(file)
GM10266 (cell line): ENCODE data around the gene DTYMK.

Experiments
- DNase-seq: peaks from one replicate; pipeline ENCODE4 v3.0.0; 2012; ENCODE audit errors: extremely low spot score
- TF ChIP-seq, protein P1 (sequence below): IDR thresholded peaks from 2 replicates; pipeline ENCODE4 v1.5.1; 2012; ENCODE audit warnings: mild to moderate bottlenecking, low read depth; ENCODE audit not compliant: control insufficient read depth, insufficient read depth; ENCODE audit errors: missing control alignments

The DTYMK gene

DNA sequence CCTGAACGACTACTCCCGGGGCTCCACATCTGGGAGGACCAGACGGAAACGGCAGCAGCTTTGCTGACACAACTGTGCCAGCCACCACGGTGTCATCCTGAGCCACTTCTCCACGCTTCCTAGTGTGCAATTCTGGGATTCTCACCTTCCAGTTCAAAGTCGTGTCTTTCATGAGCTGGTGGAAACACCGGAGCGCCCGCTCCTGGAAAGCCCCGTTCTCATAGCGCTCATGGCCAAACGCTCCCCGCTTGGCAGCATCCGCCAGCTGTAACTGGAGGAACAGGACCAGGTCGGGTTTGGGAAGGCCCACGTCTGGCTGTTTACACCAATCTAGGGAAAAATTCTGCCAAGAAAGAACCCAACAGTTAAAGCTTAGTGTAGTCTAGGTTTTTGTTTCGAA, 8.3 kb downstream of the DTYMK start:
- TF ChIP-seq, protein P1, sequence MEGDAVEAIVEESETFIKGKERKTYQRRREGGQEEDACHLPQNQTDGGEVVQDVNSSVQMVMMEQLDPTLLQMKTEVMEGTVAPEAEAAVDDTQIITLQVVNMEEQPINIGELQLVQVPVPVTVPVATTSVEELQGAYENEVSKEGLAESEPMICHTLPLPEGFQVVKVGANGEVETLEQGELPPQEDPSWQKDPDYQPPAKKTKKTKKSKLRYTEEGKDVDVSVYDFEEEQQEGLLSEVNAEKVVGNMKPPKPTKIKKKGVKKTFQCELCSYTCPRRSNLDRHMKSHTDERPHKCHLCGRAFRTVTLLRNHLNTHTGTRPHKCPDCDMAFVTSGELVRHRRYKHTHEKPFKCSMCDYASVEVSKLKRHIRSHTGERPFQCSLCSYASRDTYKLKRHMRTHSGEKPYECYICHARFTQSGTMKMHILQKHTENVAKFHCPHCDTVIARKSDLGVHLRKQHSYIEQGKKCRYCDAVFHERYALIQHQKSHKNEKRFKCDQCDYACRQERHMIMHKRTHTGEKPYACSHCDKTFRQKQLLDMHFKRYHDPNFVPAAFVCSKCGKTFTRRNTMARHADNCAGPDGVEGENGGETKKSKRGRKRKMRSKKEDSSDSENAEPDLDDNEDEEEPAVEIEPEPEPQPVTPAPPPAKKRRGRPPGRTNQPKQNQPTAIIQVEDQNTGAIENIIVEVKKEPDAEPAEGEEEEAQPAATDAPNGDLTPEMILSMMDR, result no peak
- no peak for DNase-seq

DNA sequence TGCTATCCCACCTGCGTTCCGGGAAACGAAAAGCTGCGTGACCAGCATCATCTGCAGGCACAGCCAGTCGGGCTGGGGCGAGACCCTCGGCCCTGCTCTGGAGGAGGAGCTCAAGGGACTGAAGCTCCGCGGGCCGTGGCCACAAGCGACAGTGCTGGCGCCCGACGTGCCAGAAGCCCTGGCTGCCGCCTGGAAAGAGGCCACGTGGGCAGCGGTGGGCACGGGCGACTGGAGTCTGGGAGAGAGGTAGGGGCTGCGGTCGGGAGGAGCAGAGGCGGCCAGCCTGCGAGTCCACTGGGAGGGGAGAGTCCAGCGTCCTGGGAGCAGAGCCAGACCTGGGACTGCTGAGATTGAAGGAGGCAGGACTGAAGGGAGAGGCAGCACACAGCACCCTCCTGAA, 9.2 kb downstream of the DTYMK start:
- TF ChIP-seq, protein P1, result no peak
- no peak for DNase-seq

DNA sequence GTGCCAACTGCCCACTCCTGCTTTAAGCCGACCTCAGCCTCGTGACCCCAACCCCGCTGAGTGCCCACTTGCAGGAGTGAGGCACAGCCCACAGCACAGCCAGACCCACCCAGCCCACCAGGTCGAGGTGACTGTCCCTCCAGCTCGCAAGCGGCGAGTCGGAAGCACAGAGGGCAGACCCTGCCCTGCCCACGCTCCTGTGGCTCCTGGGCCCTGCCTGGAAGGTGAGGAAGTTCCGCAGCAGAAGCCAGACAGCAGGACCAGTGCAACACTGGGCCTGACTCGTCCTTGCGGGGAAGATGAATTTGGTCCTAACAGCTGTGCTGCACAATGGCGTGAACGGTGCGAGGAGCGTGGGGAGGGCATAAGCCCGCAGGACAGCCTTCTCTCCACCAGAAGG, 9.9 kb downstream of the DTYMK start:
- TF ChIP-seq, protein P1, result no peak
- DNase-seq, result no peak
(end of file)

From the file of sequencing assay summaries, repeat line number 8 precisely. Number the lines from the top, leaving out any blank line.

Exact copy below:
- no peak for DNase-seq